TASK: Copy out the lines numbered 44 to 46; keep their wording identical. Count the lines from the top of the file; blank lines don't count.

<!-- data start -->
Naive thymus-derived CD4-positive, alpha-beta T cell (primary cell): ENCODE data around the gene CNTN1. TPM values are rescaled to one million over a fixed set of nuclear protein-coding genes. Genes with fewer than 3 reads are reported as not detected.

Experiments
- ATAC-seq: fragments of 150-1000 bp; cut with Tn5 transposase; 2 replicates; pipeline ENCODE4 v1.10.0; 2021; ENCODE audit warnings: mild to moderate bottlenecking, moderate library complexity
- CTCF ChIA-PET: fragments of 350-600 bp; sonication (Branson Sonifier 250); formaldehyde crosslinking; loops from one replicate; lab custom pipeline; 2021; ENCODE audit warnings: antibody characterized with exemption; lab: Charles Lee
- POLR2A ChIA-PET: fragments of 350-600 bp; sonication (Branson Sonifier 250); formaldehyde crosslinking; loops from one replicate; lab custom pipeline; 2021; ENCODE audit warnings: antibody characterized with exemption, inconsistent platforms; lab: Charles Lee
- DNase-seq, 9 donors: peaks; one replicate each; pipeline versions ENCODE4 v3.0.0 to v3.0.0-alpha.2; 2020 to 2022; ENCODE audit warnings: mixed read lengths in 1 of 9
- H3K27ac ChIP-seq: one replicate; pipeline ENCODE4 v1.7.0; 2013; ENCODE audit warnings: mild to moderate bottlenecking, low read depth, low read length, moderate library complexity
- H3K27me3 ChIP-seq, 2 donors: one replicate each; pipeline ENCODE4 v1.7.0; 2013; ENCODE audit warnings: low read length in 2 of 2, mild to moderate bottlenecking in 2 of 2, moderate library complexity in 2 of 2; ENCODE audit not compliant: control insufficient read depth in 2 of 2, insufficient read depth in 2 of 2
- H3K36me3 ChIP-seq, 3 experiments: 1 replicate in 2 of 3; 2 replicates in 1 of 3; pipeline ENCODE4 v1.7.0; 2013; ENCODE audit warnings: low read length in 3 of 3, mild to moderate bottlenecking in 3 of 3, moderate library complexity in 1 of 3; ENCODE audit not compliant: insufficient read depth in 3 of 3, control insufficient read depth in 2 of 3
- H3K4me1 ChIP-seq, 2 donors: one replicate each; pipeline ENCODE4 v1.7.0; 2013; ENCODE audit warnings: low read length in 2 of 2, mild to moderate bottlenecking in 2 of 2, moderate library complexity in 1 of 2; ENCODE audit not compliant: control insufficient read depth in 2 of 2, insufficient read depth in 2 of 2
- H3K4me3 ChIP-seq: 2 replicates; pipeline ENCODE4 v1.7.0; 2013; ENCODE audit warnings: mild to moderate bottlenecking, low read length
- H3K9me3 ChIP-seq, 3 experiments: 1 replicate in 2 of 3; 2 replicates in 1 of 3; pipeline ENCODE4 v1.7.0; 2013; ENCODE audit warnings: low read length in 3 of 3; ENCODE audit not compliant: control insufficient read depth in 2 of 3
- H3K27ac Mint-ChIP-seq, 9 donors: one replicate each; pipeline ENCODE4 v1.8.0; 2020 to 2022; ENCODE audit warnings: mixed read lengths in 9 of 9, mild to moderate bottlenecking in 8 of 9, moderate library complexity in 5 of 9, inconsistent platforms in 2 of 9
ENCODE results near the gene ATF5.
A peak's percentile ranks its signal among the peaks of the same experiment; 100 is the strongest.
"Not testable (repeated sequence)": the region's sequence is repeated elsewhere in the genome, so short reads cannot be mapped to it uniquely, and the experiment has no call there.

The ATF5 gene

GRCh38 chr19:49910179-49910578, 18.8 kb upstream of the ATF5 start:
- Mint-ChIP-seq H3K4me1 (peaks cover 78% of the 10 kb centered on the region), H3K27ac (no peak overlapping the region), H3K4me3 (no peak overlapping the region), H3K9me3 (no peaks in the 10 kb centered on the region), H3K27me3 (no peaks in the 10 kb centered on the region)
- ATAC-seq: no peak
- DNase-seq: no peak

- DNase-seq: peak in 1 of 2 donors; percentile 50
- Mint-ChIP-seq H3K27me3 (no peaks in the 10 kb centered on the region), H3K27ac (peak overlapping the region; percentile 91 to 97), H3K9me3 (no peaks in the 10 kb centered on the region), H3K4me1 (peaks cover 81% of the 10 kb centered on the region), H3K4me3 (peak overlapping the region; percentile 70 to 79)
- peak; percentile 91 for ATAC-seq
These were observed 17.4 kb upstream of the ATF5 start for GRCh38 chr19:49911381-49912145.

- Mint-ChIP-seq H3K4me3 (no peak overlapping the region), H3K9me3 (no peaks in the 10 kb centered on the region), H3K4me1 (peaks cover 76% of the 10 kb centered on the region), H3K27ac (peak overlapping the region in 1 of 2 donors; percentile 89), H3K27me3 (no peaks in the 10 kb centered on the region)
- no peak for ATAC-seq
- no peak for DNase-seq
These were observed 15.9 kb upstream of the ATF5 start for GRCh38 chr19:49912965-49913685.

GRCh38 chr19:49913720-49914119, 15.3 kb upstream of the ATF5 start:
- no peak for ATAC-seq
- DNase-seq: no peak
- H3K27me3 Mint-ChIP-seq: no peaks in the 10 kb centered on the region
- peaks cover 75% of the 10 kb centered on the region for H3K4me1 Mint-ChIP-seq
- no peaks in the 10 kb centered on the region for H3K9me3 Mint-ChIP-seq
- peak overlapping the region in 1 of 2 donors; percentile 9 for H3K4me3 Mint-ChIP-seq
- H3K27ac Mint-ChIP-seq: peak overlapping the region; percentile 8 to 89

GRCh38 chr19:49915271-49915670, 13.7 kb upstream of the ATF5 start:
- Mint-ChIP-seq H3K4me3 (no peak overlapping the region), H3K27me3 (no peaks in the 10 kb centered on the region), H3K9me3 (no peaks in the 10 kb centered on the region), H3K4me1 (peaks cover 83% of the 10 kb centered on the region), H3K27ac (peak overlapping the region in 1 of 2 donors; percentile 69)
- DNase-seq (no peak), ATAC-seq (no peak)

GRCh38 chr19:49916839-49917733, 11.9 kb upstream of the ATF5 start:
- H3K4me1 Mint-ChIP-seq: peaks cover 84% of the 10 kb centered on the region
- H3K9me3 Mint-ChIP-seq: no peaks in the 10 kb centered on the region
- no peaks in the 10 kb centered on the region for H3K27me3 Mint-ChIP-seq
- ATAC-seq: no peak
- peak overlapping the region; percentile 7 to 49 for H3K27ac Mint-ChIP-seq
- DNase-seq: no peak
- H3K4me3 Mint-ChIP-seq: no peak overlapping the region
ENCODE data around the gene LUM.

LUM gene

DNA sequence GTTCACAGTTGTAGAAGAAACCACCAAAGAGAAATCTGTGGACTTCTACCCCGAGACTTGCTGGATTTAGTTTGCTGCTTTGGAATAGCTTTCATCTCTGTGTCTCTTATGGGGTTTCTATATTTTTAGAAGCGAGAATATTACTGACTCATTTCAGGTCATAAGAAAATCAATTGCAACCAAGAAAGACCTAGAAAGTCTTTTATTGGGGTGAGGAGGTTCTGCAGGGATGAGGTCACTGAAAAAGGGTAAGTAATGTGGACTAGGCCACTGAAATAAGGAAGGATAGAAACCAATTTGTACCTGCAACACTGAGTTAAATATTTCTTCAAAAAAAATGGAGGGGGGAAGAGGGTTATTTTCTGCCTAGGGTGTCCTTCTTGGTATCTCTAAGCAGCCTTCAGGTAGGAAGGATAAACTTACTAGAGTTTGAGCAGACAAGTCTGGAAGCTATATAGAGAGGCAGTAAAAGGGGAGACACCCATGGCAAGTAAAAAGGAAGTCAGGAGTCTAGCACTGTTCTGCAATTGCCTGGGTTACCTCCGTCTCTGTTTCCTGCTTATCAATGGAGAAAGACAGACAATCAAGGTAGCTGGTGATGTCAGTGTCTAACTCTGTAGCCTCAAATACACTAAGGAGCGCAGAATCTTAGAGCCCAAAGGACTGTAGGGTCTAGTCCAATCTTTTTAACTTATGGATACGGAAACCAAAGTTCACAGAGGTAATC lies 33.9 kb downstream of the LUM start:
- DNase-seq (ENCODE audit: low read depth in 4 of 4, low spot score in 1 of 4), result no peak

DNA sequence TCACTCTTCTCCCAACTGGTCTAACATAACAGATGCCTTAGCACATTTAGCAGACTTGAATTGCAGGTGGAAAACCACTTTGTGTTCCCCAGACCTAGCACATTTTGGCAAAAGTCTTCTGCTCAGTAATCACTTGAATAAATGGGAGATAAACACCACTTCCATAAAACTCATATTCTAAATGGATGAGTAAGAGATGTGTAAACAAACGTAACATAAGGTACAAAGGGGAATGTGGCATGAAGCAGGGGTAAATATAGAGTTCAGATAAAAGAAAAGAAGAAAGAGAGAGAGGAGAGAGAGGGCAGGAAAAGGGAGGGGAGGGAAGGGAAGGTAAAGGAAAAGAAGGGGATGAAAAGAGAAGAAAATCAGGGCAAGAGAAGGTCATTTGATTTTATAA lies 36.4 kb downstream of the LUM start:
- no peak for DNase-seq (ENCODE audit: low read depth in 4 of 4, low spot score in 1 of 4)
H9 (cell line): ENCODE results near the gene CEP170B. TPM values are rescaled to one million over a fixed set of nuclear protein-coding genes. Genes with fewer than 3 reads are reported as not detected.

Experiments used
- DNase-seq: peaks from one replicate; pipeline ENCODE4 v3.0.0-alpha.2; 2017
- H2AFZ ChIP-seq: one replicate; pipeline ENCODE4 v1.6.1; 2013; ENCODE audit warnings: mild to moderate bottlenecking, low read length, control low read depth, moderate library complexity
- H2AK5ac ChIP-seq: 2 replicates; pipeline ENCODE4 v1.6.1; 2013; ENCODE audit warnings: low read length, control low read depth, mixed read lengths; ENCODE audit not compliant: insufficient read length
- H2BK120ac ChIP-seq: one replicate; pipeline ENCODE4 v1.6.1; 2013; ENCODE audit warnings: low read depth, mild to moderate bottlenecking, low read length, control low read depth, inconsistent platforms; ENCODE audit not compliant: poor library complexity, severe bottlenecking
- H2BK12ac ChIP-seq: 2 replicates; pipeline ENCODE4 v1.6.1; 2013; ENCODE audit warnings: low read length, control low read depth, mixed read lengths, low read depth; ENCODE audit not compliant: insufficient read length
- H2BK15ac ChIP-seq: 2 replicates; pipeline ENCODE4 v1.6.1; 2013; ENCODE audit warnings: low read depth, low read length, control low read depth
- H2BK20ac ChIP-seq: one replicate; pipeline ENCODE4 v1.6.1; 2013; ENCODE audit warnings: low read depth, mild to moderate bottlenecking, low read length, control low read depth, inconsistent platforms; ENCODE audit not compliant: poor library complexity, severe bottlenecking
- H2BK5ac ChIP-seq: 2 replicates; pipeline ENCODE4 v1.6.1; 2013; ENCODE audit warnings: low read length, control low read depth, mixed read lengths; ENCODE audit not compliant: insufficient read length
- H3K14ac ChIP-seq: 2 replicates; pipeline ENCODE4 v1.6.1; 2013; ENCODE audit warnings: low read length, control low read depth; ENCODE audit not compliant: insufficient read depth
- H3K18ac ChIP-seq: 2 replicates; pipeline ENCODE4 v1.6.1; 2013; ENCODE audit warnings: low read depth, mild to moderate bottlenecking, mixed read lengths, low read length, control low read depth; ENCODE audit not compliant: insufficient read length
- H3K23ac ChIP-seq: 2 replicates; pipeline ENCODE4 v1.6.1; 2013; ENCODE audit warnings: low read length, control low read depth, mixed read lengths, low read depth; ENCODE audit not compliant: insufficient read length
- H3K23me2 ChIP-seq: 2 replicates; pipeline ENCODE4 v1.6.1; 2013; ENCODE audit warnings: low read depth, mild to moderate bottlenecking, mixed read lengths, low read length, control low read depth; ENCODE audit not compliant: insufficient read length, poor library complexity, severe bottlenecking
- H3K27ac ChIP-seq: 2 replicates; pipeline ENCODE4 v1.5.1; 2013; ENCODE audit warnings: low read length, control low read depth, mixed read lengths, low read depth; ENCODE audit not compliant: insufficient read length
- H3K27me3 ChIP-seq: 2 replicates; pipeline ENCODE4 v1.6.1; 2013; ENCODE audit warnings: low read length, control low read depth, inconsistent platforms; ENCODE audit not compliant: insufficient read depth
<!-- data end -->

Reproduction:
- no peaks in the 10 kb centered on the region for H3K27me3 Mint-ChIP-seq
- ATAC-seq: no peak
- peak overlapping the region; percentile 7 to 49 for H3K27ac Mint-ChIP-seq